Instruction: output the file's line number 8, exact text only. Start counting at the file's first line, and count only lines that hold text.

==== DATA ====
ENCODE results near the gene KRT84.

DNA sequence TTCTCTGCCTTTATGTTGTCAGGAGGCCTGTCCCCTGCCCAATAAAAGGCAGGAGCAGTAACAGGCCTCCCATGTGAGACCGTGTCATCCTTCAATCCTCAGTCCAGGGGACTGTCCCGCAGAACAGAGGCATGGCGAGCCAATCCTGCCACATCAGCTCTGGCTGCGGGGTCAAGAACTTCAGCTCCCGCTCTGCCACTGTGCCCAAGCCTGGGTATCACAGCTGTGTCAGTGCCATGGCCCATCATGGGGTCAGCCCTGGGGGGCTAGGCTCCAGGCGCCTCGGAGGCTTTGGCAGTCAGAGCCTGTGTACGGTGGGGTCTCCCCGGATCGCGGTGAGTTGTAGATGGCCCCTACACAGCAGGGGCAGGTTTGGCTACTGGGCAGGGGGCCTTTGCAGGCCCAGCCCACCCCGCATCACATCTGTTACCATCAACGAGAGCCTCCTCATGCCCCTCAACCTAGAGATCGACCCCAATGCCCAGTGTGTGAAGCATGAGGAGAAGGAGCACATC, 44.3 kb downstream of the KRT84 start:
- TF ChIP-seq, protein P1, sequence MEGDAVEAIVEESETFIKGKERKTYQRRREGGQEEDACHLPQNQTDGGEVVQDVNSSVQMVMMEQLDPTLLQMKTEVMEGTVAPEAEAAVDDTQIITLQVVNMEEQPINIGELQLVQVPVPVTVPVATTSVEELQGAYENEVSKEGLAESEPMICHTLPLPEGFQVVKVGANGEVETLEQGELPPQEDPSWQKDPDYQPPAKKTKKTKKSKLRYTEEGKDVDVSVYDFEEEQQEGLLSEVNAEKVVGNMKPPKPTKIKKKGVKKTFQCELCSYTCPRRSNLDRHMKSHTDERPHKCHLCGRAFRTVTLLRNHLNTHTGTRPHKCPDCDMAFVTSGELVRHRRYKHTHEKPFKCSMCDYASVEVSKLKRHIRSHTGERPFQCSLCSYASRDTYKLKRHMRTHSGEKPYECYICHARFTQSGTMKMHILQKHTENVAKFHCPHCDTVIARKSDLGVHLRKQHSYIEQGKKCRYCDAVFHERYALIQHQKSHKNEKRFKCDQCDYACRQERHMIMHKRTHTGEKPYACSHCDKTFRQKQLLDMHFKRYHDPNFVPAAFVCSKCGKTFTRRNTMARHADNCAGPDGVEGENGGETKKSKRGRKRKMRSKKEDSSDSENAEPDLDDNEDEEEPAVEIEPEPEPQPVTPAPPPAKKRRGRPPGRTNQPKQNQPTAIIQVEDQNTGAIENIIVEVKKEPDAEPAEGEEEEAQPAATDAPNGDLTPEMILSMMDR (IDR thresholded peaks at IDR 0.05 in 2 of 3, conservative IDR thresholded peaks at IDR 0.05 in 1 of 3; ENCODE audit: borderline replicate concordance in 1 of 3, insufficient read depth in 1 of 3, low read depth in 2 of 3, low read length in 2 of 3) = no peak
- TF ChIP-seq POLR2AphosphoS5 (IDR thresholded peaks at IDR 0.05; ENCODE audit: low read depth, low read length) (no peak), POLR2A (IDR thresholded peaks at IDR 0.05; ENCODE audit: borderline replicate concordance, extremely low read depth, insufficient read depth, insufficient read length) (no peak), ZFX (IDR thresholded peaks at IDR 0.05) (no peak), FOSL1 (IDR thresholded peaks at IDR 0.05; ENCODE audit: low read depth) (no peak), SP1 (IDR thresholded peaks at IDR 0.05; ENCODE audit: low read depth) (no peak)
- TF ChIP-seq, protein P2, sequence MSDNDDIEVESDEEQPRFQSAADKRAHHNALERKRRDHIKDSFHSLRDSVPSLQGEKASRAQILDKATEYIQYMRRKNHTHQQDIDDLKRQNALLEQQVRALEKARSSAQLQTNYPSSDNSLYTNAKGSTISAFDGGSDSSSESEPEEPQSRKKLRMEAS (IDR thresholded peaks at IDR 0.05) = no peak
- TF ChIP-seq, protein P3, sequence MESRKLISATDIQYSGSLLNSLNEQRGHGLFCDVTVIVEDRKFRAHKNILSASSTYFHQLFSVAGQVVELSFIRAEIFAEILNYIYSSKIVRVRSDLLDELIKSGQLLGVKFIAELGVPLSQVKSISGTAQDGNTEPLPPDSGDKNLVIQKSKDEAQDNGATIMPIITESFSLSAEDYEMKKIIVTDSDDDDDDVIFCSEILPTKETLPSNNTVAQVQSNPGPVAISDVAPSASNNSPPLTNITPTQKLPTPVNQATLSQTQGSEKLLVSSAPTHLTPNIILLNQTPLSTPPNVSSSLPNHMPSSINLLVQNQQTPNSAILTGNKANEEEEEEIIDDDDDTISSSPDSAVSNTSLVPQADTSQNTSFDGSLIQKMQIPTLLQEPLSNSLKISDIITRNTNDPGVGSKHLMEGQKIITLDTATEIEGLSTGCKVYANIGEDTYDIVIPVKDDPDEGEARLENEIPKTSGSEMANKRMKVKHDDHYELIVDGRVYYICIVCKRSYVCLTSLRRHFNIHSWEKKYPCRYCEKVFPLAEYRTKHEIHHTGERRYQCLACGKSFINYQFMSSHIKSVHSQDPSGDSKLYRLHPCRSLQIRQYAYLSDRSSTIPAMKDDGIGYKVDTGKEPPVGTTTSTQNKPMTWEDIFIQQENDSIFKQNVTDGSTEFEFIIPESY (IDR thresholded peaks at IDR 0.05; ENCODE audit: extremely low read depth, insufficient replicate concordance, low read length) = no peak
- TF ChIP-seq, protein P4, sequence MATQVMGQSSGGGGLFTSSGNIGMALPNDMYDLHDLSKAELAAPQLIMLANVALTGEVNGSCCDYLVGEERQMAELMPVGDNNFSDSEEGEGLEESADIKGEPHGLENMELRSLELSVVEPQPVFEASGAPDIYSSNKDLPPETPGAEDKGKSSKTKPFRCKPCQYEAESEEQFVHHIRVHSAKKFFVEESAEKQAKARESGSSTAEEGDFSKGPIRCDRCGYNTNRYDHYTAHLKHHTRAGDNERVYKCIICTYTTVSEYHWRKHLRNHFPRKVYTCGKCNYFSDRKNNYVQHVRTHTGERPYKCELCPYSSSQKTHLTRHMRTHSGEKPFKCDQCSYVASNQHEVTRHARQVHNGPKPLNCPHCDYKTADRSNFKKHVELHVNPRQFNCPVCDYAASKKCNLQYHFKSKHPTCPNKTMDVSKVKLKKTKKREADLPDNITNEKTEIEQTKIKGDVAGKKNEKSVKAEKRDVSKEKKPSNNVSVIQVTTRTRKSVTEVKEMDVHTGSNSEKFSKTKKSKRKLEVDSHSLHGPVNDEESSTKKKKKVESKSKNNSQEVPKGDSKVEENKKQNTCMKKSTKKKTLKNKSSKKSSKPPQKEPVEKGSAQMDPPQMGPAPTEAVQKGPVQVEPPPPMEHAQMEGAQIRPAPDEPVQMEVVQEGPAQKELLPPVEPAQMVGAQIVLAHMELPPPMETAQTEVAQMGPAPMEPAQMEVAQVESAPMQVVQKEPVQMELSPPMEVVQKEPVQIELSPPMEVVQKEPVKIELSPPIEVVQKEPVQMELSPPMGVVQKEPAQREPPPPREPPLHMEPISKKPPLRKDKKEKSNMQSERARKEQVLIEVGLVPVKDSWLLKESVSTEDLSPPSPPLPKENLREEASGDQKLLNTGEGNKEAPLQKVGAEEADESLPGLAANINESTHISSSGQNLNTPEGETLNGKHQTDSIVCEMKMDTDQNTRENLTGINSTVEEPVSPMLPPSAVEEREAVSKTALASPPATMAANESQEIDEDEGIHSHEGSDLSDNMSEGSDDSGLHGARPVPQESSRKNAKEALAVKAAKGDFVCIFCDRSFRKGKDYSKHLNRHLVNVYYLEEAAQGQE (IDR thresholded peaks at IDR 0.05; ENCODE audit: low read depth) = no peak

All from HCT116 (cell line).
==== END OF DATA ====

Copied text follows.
All from HCT116 (cell line).